Relativistic reflection models of the X-ray spectrum of the ‘complex’ Narrow Line Seyfert 1 (NLS1) 1H 0707−495 require a high-spin, moderate-inclination, low-mass black hole. With these parameters fixed, the observed optical/UV emission directly determines the mass accretion rate through the outer disc and hence predicts the bolometric luminosity. This is 140–260 times the Eddington limit. Such a disc should power a strong wind, and winds are generically expected to be clumpy. Changing inclination angle with respect to a clumpy wind structure gives a possible explanation for the otherwise puzzling difference between ‘complex’ NLS1 such as 1H 0707−495 and ‘simple’ ones like PG 1244+026. Lines of sight which intercept the wind show deep absorption features at iron from the hot phase of the wind, together with stochastic dips and complex absorption when the clumps occult the X-ray source (complex NLS1), whereas both these features are absent for more face-on inclination (simple NLS1). This geometry is quite different from the clean view of a flat disc which is assumed for the spin measurements in relativistic reflection models, so it is possible that even 1H 0707−495 has low spin. If so, this re-opens the simplest and hence very attractive possibility that high black hole spin is a necessary and sufficient condition to trigger highly relativistic (bulk Lorentz factor ∼10–15) jets.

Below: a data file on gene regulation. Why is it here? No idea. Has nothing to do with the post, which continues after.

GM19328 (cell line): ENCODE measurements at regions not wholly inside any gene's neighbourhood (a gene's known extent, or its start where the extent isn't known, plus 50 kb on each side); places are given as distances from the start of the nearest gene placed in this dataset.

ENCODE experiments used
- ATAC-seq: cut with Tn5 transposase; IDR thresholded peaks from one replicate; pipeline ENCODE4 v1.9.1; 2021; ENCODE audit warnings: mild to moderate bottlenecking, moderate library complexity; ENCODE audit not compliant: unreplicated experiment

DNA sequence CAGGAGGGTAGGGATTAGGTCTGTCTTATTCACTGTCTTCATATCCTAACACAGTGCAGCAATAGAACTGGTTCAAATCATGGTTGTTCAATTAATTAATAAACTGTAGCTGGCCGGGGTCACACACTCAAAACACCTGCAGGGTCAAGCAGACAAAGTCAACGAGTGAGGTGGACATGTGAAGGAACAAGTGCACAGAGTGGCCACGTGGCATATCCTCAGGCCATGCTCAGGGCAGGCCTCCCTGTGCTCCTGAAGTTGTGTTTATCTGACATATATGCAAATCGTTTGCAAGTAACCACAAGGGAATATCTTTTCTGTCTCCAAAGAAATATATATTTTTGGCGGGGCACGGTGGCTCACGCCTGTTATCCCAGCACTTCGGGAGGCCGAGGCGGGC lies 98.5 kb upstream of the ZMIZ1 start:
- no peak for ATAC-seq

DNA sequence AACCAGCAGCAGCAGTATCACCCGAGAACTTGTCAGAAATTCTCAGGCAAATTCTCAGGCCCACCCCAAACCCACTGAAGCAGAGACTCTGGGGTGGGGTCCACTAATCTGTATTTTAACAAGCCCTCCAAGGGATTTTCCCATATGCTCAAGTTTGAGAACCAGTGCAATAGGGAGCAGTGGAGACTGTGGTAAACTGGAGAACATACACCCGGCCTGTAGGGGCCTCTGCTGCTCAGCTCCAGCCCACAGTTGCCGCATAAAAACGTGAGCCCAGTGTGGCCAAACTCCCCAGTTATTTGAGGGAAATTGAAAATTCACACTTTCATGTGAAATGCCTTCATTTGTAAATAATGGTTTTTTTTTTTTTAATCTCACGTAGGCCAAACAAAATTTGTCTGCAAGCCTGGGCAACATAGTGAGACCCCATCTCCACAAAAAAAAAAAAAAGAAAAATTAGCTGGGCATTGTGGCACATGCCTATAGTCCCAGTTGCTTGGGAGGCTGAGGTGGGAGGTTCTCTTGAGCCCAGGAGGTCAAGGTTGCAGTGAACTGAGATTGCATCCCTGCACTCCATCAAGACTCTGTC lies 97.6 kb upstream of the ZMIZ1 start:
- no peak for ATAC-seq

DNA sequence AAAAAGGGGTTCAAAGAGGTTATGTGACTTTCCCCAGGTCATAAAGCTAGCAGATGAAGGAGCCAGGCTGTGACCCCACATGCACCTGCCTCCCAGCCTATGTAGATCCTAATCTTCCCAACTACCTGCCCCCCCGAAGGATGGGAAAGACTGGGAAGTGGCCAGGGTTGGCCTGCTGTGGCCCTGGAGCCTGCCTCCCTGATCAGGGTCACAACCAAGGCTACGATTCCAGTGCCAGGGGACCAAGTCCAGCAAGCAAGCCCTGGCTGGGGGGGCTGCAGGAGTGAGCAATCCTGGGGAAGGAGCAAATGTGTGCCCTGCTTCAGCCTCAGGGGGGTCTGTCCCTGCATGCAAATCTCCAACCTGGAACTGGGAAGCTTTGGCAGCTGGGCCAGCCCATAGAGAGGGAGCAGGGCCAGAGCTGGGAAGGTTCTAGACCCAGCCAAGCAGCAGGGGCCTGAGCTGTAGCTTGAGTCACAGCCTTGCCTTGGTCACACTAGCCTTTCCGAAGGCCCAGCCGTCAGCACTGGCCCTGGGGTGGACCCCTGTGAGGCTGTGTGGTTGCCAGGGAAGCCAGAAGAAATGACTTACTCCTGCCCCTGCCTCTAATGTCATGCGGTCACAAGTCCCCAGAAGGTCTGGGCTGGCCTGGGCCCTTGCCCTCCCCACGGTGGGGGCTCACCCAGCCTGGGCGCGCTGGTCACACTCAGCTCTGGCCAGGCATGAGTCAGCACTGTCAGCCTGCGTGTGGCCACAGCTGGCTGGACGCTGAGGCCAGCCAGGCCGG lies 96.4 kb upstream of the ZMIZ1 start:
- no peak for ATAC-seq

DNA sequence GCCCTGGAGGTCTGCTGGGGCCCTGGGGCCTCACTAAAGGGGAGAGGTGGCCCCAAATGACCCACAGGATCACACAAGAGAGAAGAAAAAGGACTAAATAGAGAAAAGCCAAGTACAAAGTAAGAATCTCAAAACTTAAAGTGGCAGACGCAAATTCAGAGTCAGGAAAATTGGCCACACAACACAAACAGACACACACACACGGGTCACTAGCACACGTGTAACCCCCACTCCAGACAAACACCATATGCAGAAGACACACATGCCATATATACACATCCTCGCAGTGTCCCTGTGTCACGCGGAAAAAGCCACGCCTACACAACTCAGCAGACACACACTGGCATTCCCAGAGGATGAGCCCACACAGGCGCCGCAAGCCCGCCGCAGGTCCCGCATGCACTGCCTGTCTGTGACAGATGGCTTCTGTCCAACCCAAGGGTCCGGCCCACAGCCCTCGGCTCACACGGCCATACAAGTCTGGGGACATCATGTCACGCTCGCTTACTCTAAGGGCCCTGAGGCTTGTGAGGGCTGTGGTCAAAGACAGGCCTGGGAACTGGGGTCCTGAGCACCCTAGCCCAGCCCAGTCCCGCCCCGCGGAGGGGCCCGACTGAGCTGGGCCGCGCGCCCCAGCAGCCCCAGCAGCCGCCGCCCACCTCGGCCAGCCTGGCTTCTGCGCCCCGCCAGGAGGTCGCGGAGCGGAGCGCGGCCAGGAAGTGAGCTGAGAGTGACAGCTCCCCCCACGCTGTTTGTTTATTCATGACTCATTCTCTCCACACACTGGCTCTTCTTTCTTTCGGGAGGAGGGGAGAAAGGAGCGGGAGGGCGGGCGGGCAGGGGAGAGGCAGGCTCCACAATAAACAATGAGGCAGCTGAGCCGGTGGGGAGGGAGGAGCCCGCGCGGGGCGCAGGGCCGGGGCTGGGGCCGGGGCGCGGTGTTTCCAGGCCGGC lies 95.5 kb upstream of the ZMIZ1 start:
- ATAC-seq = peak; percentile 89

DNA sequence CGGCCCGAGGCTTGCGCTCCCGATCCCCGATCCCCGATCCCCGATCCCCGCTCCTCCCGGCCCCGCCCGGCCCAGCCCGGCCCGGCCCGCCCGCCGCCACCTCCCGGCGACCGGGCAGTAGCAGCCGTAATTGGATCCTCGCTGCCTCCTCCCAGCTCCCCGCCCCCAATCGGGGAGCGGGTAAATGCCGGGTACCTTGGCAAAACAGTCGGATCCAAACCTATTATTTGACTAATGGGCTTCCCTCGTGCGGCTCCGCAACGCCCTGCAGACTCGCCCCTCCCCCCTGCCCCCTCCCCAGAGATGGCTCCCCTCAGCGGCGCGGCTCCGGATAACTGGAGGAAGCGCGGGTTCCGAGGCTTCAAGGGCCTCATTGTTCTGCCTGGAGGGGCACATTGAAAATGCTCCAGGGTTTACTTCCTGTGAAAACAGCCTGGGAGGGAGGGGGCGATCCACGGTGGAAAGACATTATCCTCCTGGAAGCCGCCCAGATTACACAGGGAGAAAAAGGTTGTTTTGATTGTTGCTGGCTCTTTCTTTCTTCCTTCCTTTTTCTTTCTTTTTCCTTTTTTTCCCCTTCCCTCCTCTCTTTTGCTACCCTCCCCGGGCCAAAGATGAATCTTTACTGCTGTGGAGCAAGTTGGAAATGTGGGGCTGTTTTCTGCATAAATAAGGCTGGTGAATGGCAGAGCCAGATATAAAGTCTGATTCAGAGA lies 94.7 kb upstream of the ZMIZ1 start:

Done, C., & Jin, C. (2016). The mass and spin of the extreme Narrow Line Seyfert 1 Galaxy 1H 0707-495 and its implications for the trigger for relativistic jets. Monthly Notices of the Royal Astronomical Society, 460(2), 1716-1724. https://doi.org/10.1093/mnras/stw1070